BIRMINGHAM, Ala. (WIAT) — The fire ant may be a nuisance that many Alabamians face every year, but few know the insect’s history in the state.
In a story published Tuesday in the Los Angeles Times, reporter Hailey Branson-Potts covered the decline of lizards called “horny toads” across Texas and Oklahoma. In addition to the intrusion of people on their habitat, Branson-Potts says fire ants are to blame for the horned lizards’ dwindling numbers.
“The invasive South American insects were accidentally imported via cargo ship into Alabama in the 1930s and steadily marched across the South, reaching Texas by the 1950s,” Branson-Potts wrote. “They drove out the native, less aggressive harvester ants, which make up the bulk of the horned lizards’ diet.”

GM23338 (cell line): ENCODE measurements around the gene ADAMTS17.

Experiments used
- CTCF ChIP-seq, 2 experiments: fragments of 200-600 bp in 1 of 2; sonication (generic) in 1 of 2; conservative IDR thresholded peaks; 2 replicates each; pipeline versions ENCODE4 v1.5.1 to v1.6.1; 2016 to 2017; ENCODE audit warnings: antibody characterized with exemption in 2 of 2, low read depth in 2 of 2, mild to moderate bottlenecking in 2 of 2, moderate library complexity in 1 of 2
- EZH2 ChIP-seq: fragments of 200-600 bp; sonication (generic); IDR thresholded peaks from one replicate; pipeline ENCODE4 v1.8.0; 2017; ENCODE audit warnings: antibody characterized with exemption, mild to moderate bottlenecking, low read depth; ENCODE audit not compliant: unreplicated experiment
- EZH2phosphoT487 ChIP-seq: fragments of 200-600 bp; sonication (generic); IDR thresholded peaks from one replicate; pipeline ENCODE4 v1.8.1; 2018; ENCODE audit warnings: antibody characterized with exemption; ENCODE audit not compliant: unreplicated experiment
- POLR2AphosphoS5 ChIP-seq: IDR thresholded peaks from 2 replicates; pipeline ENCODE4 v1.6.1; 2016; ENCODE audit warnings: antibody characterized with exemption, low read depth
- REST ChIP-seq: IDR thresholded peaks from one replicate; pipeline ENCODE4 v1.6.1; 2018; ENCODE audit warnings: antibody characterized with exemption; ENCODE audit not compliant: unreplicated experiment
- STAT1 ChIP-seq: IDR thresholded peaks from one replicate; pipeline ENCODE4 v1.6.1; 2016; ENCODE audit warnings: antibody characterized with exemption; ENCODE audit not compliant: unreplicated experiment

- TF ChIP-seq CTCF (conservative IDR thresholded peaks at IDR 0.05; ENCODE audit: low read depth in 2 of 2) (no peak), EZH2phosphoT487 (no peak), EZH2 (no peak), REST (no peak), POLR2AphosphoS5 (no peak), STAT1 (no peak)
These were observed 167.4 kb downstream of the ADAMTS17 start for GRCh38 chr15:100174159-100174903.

According to the U.S. Department of Agriculture, fire ants came from South America through the port of Mobile sometime in the 1930s, likely in the soil used as ballast in cargo ships.
By 1953, fire ants had spread to 10 states, according to a survey done by the USDA.
Dean Williams, a biology professor at Texas Christian University who runs the TCU Horny Toad Project, told the Times that another aspect of the fire ant’s impact on the horned lizard was they they often attack their buried nests, eating young lizards in the process.